Free Translator Free Translator
Translators Dictionaries Courses Other
Home
English Dictionary      examples: 'day', 'get rid of', 'New York Bay'




Absorb   /əbzˈɔrb/   Listen
Absorb

verb
(past & past part. absorbed; pres. part. absorbing)
1.
Become imbued.
2.
Take up mentally.  Synonyms: assimilate, ingest, take in.
3.
Take up, as of debts or payments.  Synonym: take over.
4.
Take in, also metaphorically.  Synonyms: draw, imbibe, soak up, sop up, suck, suck up, take in, take up.  "She drew strength from the minister's words"
5.
Cause to become one with.
6.
Suck or take up or in.  Synonym: take in.
7.
Devote (oneself) fully to.  Synonyms: engross, engulf, immerse, plunge, soak up, steep.
8.
Assimilate or take in.
9.
Consume all of one's attention or time.  Synonyms: engage, engross, occupy.



Related searches:



WordNet 3.0 © 2010 Princeton University








Advanced search
     Find words:
Starting with
Ending with
Containing
Matching a pattern  

Synonyms
Antonyms
Quotes
Words linked to  

only single words



Share |





"Absorb" Quotes from Famous Books



... will read it too, and arise from the perusal gratified. Those, however, who are true, contrite Christians will go still farther; they will own that few works so intensely touch the holiest and highest feelings; few so absorb the heart; few so greatly show the vanity of life; the unspeakable value of purifying faith. 'It is a book which the critic,' says Doctor Johnson, 'may read for its elegance, the philosopher for its arguments, ...
— The Wits and Beaux of Society - Volume 1 • Grace Wharton and Philip Wharton

... still. Such a woman as this would like to absorb the whole affection of her mistress in herself. You laugh. She is a servant, and a common person. How can such a person conceive an affection so strong as to become a passion for one so superior? But it is true. It is perfectly well known, and there have ...
— Blind Love • Wilkie Collins

... a home denied: Yes! while the parent was intent to trace How men in office climb from place to place, By day, by night, o'er moor and heath, and hill, Roved the sad youth, with ever-changing will, Of every aid bereft, exposed to every ill. Thus as he sat, absorb'd in all the care And all the hope that anxious fathers share, A friend abruptly to his presence brought, With trembling hand, the subject of his thought; Whom he had found afflicted and subdued By hunger, sorrow, cold, ...
— Tales • George Crabbe

... The tactics to be pursued under these circumstances are thus outlined in "Infantry Training, 1921": "When forward troops are held up by the enemy's organised fire at close ranges they must keep him pinned to his ground and absorb his attention by maintaining a vigorous fire and working their way closer when opportunity offers. It will be the duty of the Supports to turn the flank of, and enfilade, that portion of the enemy's defences where a garrison is opposing {56} the Forward Body. ...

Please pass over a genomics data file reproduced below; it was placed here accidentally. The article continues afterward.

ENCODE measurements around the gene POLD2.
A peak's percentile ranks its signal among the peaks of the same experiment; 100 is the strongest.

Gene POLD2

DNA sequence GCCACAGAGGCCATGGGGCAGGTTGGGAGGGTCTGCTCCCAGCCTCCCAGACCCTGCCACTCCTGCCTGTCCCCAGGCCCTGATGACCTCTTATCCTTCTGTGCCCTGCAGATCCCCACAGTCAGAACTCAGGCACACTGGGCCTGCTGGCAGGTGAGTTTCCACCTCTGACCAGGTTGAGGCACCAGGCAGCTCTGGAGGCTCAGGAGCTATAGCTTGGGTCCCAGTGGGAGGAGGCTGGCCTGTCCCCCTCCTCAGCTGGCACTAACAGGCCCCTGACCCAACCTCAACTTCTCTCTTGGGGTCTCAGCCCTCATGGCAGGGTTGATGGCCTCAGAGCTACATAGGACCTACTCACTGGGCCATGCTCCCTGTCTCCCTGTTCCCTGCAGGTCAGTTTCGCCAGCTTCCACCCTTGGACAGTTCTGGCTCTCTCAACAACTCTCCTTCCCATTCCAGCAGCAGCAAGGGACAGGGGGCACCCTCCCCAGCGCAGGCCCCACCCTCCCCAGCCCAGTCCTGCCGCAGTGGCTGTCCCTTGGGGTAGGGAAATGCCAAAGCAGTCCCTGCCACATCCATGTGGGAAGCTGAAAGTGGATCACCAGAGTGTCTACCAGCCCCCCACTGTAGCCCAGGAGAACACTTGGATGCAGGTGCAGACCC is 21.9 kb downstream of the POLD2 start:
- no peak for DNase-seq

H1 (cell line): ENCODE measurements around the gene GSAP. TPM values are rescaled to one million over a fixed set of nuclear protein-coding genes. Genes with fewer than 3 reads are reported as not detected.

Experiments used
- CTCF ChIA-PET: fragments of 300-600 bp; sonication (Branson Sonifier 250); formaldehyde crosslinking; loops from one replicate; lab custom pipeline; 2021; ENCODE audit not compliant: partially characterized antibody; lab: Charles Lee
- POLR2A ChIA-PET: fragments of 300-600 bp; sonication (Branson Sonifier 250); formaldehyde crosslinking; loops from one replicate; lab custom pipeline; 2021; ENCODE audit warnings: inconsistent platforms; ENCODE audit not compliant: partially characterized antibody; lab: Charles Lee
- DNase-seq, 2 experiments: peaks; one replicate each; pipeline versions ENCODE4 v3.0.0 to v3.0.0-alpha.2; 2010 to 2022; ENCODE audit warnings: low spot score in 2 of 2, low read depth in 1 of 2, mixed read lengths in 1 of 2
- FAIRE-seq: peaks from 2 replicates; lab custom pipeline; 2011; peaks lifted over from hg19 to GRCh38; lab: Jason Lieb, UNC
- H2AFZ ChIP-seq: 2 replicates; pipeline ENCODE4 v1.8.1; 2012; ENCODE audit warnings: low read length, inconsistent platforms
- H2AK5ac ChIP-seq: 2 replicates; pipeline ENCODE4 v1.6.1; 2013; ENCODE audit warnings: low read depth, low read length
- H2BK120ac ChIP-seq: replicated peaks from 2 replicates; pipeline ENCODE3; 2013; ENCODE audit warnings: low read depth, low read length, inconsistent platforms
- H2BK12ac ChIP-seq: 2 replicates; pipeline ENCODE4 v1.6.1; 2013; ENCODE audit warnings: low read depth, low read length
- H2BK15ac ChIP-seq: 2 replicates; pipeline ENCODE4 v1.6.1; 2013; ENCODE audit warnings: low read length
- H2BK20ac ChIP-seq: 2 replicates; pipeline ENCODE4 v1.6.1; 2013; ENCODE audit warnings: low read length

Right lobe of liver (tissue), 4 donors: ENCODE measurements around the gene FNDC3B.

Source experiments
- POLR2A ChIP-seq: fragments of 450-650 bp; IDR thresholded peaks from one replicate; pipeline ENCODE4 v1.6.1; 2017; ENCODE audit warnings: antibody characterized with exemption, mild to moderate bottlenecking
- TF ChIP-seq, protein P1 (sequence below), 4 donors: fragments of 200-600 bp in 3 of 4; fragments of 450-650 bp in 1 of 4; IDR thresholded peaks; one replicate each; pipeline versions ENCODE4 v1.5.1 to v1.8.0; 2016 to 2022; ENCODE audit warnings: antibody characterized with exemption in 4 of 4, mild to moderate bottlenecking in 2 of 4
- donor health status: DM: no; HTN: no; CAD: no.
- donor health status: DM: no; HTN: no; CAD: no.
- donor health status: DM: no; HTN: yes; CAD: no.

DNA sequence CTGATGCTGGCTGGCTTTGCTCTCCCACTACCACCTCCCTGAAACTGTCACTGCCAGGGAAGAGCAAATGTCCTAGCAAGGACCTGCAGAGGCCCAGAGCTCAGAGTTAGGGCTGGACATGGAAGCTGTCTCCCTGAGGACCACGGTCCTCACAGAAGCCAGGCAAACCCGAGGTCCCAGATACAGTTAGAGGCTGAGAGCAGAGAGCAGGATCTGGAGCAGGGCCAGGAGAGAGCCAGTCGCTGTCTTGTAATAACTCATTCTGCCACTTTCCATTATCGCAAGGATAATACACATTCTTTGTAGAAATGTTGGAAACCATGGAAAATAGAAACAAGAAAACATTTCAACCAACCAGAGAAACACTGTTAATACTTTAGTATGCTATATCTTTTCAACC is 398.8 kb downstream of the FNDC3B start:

— Lectures on Land Warfare; A tactical Manual for the Use of Infantry Officers • Anonymous

... that 'take over' the support trenches get varied instructions and advice about tending the plants and flowers round the dugouts, and watering the mustard-and-cress box. They absorb the advice, strip their accoutrements and tunics, roll up their shirt-sleeves, and open the throats, fish out soap and towels from their packs, and proceed to the pump to lather and wash copiously. The companies for the forward ...
— Between the Lines • Boyd Cable

... meet their deaths, the offering to the dead takes a special form, inasmuch as the solidarity of the tribe eclipses the importance of the family as a unit, and the religious ceremonies of the chieftain absorb the attention of the lesser ...
— On The Structure of Greek Tribal Society: An Essay • Hugh E. Seebohm

... easy reach of the bed-grounds of two ewe-flocks, each of twelve hundred, who absorb all the attention of the superintendent and his numerous aids. Each flock goes out on the range at daybreak under the charge of two herders. The ewes that have dropped lambs over-night are retained in the corral with their ...
— Lippincott's Magazine, October 1885 • Various

... formed us in His own image, and the breath of that universal love which bears and sustains us, as it floats around us in an eternity of bliss; and then, my friend, when darkness overspreads my eyes, and heaven and earth seem to dwell in my soul and absorb its power, like the idea of a beloved mistress, then I often long and think: O that you could describe these conceptions, that you could impress upon paper all that lives so full and warm within you, that it might be the mirror ...
— The Development of the Feeling for Nature in the Middle Ages and - Modern Times • Alfred Biese

... trees. In a brief interval the Doctor found himself seated beside the pale languid lady at the head of the long table, placed in a large hall, wainscotted with the blackest of oak, which seemed to absorb into itself all the light from the windows, large enough indeed but heavily mullioned, and with almost as much of leading as of octagons and lozenges—greenish glass—in them, while the coats of arms, repeated in upper portions and at the intersections of beams and ...
— A Reputed Changeling • Charlotte M. Yonge

... coco-nut palms, which, when drenched with rain, intercept the discharge, and conduct the electric matter to the earth. The rain at these periods excites the astonishment of a European: it descends in almost continuous streams, so close and so dense that the level ground, unable to absorb it sufficiently fast, is covered with one uniform sheet of water, and down the sides of acclivities it rushes in a volume that wears channels in the surface.[2] For hours together, the noise of the torrent, as it beats upon the trees and bursts upon the roofs, flowing ...